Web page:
Err toward justice.
A California ruling finally assigns blame in the assassination of El Salvador's heroic archbishop. But pursuing the case further could renew conflict.
In El Salvador, where a monstrous civil war redefined social division, one public figure is almost universally revered. That is the late Archbishop Oscar Romero. A conservative priest once aligned with his country's elite, Romero began in the late 1970s to use his weekly homily to denounce the Salvadoran military's brutality (he also criticized atrocities by the nascent left). Romero spoke out in a decade when anti-government sentiment, voiced even in private, led easily to death. In turn, Romero was murdered too, by a hired gunman, as he celebrated Mass in March 1980.
No arrest was made. But the killing of the priest who appealed to moderates on both sides seemed to unleash El Salvador's worst demons. In the next 12 years, a civil war marked by mutilation, disappearance and persecution of the helpless killed 75,000 people.
This month, a U.S. district court in Fresno, Calif., finally assigned legal responsibility for Romero's death. Salvadoran Air Force Captain Alvaro Saravia, who has lived in the United States since the late 1980s, was charged with arming and paying a gunman to kill Romero. Calling the murder "a crime against humanity, " the judge fined Saravia $10 million. The captain was not present, having gone into hiding. But the ruling itself was a momentous challenge to postwar El Salvador.
In 1993, after guerrillas and the military had battled to a draw, their peace accord mandated a United Nations Truth Commission study of the war's high-profile atrocities. But when the report was finished, the government installed a blanket amnesty for war crimes. The outcome of Saravia's trial is prompting many Salvadorans to demand repeal of this amnesty. Opponents warn that this could rip open old scars and jeopardize Salvador's peace.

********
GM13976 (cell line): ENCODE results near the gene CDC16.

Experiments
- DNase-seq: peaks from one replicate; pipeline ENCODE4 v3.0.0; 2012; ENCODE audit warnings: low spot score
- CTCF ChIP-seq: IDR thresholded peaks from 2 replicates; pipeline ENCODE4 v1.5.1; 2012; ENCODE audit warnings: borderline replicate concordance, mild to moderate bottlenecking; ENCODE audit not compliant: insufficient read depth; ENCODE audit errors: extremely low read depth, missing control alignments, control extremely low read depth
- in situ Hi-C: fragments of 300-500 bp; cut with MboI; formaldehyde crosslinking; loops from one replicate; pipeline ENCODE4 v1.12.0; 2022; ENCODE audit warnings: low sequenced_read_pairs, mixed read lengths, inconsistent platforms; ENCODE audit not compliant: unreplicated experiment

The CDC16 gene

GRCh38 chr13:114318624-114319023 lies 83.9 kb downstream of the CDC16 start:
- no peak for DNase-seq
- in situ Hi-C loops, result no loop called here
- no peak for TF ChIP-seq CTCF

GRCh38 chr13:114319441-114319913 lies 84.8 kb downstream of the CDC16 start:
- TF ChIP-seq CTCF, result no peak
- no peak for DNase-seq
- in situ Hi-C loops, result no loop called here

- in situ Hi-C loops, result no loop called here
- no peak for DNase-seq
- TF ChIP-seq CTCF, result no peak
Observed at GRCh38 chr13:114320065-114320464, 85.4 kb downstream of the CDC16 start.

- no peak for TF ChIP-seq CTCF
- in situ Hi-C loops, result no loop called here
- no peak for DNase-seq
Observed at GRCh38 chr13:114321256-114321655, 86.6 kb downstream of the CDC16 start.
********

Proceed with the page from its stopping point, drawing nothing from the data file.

It's not a frivolous concern. Outsiders marvel how citizens of such a tiny, densely populated land can live side by side again after such inhuman conflict. But El Salvador is not at peace. Violent crime there rivals Colombia's; no longer ideological, it stems from the same inequities that spawned the civil war. Millions of Salvadorans know that military leaders who killed and tortured their families go untouched. It is a constant reminder that Salvadoran courts, government and other institutions are mockeries. The knowledge relentlessly corrodes the public's trust, an essential component of democracy.
It takes years for cultures fully to confront their worst cruelties. But the time has come for El Salvador to do so. Across Latin America, countries from Chile to Paraguay are repealing amnesties and trying crimes from their own civil wars. It's fitting that the United States, itself complicit in shielding criminals like the archbishop's killer, may have opened a new door for justice in El Salvador.
Lifting the amnesty is a real risk. But leaving that amnesty in place is riskier, because it smothers the conditions for stable, democratic society.
[Source: The Houston Chronicle, Us, 19sep04]
DDHH en El Salvador
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